Marcus Wilson Shows Well-Rounded Skills
When the Red Sox acquired outfielder Marcus Wilson from the Diamondbacks for Blake Swihart last spring, the organization saw a player with a chance to provide outfield depth at the upper levels of the minors.
Yet the transition between organizations proved sufficiently jarring to challenge that outlook.
Wilson, a 2014 supplemental second-rounder out of high school, opened at Double-A Portland but hit just .161 while striking out 44 percent of the time in 19 games. Worried that he would become overwhelmed, the Red Sox demoted him to high Class A Salem.
There, Wilson caught his breath and excelled against Carolina League competition. In 45 games, he hit .342/.413/.603 while lowering his strikeout rate to 28 percent. He reclaimed the plate discipline—in concert with good outfield range that played in both center and right field—to re-establish his prospect credentials.
Wilson moved back to Portland for the final month and a half of the season, where he hit .250/.325/.486 with a 30 percent strikeout rate. He was, in the words of Portland manager Joe Oliver, a "more confident player and more confident person,” one who had an approach rather than selling out with a pull-happy swing.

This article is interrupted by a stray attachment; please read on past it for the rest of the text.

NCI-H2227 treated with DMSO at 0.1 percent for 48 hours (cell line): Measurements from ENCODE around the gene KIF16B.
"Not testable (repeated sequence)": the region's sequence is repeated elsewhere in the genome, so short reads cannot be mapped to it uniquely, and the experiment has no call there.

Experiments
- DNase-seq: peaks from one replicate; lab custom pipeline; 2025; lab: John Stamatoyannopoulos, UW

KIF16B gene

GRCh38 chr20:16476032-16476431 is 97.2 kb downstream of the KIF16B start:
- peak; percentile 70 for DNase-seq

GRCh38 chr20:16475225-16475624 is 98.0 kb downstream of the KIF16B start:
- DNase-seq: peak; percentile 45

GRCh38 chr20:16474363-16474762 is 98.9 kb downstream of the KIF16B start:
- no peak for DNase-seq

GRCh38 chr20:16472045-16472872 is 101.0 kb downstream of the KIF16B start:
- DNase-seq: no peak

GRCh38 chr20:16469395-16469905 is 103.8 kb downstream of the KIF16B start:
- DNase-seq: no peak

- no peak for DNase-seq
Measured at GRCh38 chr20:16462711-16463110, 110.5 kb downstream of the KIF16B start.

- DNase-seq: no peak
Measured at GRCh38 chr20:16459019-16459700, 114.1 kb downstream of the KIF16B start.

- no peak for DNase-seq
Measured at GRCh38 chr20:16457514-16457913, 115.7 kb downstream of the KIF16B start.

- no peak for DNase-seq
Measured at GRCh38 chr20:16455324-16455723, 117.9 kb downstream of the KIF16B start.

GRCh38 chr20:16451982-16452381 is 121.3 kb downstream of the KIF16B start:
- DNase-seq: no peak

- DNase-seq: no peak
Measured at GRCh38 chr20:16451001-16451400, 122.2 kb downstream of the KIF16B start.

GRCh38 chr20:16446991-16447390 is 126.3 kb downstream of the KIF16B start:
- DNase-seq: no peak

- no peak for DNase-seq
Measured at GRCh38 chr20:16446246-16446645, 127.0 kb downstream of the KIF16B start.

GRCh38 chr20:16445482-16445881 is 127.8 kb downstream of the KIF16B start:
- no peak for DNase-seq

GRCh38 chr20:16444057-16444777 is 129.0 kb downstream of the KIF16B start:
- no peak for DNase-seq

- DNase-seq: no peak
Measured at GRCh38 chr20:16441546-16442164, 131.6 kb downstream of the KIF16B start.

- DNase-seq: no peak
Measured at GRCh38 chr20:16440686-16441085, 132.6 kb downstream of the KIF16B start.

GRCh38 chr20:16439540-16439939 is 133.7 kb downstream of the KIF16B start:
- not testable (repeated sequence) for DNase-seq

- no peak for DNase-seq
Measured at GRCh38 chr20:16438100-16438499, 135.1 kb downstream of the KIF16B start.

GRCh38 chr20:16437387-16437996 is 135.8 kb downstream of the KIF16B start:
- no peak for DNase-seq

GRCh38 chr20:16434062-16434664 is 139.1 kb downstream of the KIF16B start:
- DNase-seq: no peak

Even with a more controlled approach, Wilson showed playable power—average to above-average—in games. The swing-and-miss inherent in the righthanded hitter’s game likely will cap his batting average and on-base percentage.
if he doesn’t make more frequent contact, it’s hard to project the 23-year-old Wilson as an everyday player. But in his return to Portland, he showed enough contact and power to put himself back in position as a potential outfield reserve.
"He’s having production where it’s not just, ‘If this kid figures it out, there’s a lot of potential,' " outfield coordinator Darren Fenster said. "He’s really starting to figure some things out.”
The Red Sox added Wilson to the 40-man roster in November. It remains to be seen if he opens 2020 in Double-A or Triple-A, but he will be part of the organization's calculus of its outfield depth.
— After a one-year hiatus, the Red Sox brought back their rookie development program in 2020, inviting 12 players who are viewed as near-term big league depth: outfielders Wilson and Jarren Duran, third baseman Bobby Dalbec, shortstops C.J. Chatham and Jonathan Arauz, righties Tanner Houck, Bryan Mata, Thad Ward, Durbin Feltman and Robinson Leyer; and lefties Kyle Hart and Yoan Aybar.